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Interview: Clinton Fearon (2012)

Interview: Clinton Fearon (2012)

Interview: Clinton Fearon (2012)

By on - Photos by Franck Blanquin - Comment

"Sometimes a good song gets hidden by the plentiful instrumentation and electric devices"

Sampler

On Clinton Fearon's eighth solo album 'Mi Deh Yah' (2010) during the song Rock And A Hard Place he sings "Coming from the country with my little guitar, I find myself between a rock and hard place". It's a line that sums up the situation for a lot of reggae artists in the so-called golden age, coming to Kingston, new to the business, with dreams of being on the radio. But Clinton's story is more specific. Born and raised in the hills of Jamaica, when he was 10 years old he built his own tools and carved his first guitar out of a cedar trunk, using the teeth of a fork to make the frets and even making chisels out of flattened nails. Arriving in the Jamaican capital in the late 60s he and two friends, Vin and Neville, formed a harmony trio called the Brothers. They shopped their music around to the big independent studios like Studio 1 and Treasure Isle without success until by chance, Errol Grandison of the Gladiators heard Clinton strumming and singing at his house, knocked at the door and asked him if he wanted to join him and Albert Griffiths in their group.

Two decades of reggae history later, Clinton decided he had had enough and relocated to Seattle, Washington, where he began releasing his own albums with his Boogie Brown Band, hitting what would become a signature sound, having linked with his lady engineer of choice, Mel Detmer for 2004's masterpiece, 'Give and Take'. Today his self-made original guitar is proudly owned by one of his school teachers in Jamaica - displayed as an example of what pupils can achieve if they put their mind to it. Angus Taylor spoke to Clinton while he was in France with his wife Catherine to promote his ninth album, 'Heart and Soul', an acoustic set of Gladiators covers, out now...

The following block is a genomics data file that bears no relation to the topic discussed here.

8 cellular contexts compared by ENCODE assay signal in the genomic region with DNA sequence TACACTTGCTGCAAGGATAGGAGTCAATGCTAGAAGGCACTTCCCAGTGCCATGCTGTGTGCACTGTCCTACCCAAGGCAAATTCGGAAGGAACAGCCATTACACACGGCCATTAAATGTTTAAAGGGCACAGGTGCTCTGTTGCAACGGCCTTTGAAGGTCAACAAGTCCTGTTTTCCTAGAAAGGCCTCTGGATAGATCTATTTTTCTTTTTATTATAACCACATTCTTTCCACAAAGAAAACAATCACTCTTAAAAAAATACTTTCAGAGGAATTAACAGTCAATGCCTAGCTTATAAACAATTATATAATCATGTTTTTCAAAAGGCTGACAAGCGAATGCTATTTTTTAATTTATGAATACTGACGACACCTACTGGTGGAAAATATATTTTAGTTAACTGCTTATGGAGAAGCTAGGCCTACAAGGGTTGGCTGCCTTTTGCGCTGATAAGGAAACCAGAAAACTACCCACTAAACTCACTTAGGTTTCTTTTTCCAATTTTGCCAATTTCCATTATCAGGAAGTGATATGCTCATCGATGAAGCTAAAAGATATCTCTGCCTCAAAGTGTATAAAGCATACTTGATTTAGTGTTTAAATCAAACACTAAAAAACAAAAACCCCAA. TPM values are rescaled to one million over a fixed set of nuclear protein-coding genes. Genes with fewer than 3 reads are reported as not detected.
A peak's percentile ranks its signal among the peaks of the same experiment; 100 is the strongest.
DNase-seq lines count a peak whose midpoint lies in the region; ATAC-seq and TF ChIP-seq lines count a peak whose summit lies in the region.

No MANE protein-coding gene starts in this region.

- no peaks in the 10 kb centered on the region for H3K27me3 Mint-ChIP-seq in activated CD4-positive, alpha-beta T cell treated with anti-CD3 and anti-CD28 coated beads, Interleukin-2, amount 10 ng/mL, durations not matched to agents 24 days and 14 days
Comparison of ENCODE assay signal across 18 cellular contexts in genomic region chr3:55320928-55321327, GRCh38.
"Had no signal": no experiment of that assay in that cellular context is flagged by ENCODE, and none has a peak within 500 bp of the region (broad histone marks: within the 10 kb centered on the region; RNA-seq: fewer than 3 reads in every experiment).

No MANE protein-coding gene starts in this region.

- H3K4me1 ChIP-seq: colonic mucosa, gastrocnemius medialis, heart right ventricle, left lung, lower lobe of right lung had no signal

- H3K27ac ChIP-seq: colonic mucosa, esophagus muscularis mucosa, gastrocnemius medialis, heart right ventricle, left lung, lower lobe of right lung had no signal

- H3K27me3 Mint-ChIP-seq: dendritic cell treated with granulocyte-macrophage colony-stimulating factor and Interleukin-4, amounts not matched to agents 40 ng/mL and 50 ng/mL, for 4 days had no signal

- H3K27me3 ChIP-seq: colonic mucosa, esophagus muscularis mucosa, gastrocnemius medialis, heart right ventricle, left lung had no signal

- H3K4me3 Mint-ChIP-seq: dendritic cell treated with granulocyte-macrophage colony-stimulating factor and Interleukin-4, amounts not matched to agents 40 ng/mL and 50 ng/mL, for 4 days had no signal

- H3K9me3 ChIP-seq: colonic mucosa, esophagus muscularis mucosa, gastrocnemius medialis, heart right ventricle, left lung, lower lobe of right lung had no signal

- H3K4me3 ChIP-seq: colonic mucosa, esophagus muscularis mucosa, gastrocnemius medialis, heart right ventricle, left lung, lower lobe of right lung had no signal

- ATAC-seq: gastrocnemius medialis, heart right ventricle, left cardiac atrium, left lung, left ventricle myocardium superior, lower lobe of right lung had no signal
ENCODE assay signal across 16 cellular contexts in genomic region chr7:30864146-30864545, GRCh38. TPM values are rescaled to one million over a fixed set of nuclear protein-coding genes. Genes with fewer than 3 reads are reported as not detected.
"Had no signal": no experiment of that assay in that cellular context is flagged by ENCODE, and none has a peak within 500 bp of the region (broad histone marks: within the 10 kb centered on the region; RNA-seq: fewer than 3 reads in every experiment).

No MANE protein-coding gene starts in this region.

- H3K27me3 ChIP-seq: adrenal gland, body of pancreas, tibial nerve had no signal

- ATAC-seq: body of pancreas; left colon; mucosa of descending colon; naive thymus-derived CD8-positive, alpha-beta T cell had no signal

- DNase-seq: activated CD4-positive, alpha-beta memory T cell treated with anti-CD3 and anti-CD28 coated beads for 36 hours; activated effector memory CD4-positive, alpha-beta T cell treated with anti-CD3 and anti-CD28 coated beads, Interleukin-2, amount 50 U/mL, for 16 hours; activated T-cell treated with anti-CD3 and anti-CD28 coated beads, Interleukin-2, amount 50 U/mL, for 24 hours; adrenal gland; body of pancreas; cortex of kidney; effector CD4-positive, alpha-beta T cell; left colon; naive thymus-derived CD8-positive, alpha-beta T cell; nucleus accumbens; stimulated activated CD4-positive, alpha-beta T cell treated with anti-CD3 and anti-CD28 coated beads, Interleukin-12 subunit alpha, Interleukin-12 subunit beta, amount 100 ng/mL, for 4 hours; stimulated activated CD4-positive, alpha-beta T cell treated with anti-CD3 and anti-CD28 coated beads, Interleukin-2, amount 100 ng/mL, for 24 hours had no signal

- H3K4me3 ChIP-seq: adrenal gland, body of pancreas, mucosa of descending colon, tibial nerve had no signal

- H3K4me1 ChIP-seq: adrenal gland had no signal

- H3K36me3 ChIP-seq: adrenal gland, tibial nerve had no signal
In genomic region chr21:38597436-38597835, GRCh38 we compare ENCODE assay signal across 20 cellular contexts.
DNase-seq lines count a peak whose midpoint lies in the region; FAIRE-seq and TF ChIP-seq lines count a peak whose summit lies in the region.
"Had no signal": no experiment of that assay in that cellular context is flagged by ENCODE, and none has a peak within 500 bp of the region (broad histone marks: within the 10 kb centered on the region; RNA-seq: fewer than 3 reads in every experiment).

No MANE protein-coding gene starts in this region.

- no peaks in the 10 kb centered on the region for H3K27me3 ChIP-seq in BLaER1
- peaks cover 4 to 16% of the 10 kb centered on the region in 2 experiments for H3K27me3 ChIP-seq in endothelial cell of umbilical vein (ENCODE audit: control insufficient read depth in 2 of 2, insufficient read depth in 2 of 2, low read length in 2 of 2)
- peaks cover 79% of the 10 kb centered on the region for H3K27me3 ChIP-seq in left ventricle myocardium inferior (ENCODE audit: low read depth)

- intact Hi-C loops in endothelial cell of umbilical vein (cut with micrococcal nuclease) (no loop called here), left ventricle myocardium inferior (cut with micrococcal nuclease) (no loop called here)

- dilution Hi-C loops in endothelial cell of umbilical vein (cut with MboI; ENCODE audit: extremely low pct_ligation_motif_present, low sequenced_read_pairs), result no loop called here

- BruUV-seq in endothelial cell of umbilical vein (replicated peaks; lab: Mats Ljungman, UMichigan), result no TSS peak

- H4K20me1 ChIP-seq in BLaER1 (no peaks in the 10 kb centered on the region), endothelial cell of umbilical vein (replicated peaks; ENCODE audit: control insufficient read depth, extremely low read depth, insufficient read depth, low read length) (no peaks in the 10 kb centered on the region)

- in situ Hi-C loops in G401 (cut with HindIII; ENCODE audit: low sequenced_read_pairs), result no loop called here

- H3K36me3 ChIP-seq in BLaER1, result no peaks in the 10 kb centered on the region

Clinton Fearon

Your last album Mi Deh Yah was saying "I'm here" - it seemed like a statement about where you are in the present. You are revisiting your past on new acoustic album Heart and Soul - is that fair to say?

It's fair to say that I was saying "I'm here" - meaning "I'm going nowhere", I'm here in the present. And this one, going back, is a totally different concept. What happened with those songs is basically a lot of people call me "Bassie" instead of Clinton and I wanted to clear that up! (laughs) Because I'm not just a bass player. I consider myself a poet and a singer as well. So I wanted to clear that up and in the same breath spell it out that sometimes a good song gets hidden by the plentiful instrumentation and electric devices and things like that. Sometimes the message gets hidden within the instrumentation. That's why on this one I tried to make the vocal and the lyrics at the forefront.

You've gone for much fuller arrangements than on your previous acoustic album Me An Mi Guitar. Did anyone else play in the sessions?

I did all the tracks myself. Absolutely everything on them except for recording and mixing which was done by my engineer Mel Detmer who worked with me on Give and Take, Vision, Me and Mi Guitar, Mi Deh Yah, Heart and Soul and now another one that's coming that I haven't even named yet!

The acoustic bass that you use has a sound almost like the old rhumba box from the days of mento.

It's a Taylor Bass. It's a big one but it's not a stand up bass. The box is very big and instead of plugging it in we mic'ed it so you get more of the woody sound rather than an electric sound.

You're not the only artist from Jamaica who is coming with an acoustic album. Tarrus Riley is about to release one too. What do you think about why reggae artists are going back to this organic sound?